As it becomes more likely state Superintendent of Public Instruction Tony Evers will enter the race for governor, one of the favorite talking points is that Evers has won a statewide election three times. Given the dearth of Democrats that can currently claim that distinction, it’s understandable that Evers’ victories would draw that kind of attention.
Eric Ostermeier, writing in the Smart Politics blog at the University of Minnesota’s Humphrey School of Public Affairs and Center for the Study of Politics and Governance, even describes the potential race between Walker and Evers as “historic” since statewide office holders rarely face each other in Wisconsin elections.
Evers, who holds a non-partisan elected post, is expected to launch his campaign for the Democratic nomination in September.
While other Democrats have already filed for the race, such as State Senator Kathleen Vineout and businessman Andy Gronik, as a three-time statewide electoral winner (and by double-digits in each race) Evers would be expected to be the Democratic frontrunner.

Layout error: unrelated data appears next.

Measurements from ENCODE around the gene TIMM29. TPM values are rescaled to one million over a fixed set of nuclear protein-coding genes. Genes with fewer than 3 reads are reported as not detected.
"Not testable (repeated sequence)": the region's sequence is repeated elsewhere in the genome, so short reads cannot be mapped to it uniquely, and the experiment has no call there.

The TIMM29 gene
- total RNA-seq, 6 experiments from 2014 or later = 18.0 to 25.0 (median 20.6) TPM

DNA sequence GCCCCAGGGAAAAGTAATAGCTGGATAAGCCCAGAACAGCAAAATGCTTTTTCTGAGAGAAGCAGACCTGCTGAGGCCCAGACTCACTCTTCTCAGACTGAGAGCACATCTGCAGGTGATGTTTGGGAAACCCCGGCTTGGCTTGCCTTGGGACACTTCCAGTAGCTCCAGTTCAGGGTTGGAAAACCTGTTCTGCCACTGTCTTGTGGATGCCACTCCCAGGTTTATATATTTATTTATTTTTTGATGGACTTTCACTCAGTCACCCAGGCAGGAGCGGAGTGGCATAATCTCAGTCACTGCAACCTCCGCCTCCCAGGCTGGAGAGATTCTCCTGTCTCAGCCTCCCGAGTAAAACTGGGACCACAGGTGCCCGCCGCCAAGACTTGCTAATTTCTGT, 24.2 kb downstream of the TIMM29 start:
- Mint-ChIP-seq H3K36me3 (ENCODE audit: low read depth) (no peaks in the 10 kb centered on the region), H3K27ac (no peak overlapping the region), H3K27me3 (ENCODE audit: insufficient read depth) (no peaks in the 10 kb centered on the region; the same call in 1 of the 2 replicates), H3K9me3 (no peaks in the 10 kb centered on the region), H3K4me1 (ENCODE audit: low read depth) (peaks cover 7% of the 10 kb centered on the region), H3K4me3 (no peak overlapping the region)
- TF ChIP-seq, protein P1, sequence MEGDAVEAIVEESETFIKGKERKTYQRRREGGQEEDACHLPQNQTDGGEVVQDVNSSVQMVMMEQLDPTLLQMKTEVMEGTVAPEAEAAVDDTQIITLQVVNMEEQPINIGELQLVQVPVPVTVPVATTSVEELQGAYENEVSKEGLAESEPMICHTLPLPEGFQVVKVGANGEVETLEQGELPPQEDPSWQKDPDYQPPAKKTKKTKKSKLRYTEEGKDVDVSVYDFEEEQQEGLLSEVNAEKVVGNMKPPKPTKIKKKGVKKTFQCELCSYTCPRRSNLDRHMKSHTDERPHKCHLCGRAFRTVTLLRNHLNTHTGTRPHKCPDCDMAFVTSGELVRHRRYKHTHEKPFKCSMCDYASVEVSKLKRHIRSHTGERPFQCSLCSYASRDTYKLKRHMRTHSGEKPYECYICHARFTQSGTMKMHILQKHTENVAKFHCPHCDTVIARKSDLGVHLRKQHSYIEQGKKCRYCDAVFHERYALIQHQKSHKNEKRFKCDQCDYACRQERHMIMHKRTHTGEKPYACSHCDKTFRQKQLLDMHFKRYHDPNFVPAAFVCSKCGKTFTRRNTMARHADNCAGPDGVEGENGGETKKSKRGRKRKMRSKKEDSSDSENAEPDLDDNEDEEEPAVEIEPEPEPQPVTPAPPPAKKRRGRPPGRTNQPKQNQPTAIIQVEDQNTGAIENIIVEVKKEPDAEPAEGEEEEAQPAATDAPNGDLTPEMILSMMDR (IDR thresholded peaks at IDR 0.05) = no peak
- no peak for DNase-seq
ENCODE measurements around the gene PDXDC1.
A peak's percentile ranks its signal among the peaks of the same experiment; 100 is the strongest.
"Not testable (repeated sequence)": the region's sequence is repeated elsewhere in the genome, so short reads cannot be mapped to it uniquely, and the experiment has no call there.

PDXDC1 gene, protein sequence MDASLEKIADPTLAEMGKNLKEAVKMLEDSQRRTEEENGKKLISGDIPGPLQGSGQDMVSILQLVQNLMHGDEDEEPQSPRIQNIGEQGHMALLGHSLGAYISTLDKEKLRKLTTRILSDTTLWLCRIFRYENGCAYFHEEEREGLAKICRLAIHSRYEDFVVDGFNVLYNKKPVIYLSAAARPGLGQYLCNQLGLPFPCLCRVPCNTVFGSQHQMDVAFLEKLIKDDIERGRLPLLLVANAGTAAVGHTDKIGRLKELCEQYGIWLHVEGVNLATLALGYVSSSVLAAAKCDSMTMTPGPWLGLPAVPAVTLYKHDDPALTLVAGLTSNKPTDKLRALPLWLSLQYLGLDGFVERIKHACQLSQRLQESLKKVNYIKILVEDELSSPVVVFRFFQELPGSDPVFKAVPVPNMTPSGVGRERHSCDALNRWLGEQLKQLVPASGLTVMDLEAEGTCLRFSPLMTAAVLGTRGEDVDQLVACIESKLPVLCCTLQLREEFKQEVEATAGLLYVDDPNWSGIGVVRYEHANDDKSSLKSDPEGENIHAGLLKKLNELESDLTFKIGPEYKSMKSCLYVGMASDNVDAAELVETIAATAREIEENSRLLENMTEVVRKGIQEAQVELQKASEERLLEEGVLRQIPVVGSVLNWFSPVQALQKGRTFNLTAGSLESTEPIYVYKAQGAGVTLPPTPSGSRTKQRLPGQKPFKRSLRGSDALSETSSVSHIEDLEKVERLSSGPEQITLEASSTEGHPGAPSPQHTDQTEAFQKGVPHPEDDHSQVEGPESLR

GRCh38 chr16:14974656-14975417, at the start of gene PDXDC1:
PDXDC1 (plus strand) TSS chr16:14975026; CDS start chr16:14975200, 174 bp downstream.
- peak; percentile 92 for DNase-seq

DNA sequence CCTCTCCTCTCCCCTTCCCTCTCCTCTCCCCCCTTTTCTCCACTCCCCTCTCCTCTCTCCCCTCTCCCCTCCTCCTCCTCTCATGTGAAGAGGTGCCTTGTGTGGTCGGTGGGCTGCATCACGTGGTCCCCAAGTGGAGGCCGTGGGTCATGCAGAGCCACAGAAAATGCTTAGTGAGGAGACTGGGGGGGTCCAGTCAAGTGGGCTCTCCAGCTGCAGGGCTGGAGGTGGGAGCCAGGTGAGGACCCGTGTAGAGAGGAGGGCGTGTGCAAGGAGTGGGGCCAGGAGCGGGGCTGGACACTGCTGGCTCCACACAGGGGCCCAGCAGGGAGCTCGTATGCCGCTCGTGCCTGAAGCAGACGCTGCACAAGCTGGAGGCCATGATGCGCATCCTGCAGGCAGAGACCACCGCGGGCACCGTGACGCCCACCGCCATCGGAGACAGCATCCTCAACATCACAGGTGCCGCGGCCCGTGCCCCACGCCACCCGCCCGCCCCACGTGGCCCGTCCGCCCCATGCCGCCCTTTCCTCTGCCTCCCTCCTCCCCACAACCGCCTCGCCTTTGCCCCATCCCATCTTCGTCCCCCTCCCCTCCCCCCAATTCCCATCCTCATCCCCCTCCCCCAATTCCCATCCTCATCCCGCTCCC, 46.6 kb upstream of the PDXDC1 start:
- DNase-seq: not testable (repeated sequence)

Evers is looking to become the first Superintendent of Public Instruction to serve as governor of the Badger State out of the more than two-dozen men and woman to hold the position since the late 1840s.
If Evers wins the Democratic nomination to take on two-term incumbent Scott Walker, Wisconsin voters will be tasked with the unusual choice of deciding between two sitting statewide officials on the gubernatorial ballot for just the fourth time in state history.
Across the 74 Wisconsin gubernatorial elections conducted since 1848, there have been only three instances in which two sitting statewide officials squared off in a race for governor.
Evers’ candidacy may be historic in that sense, but Democrats may want to pause before embracing Evers just because he has won before. Evers’ election victories were in spring elections against underfunded opponents. The last two candidates Evers faced had issues of their own dragging them down, preventing anyone from treating their candidacies seriously.
Different electorate and weak opponents means Evers has never been really tested. As the Foxconn issue showed, Evers is going to have difficulties talking about issues outside of education, and even on education issues he’s a little shaky.
Finally, if winning a statewide race is what makes a Democratic candidate so attractive, how come no Democrats are talking about Secretary of State Doug La Follette running for governor?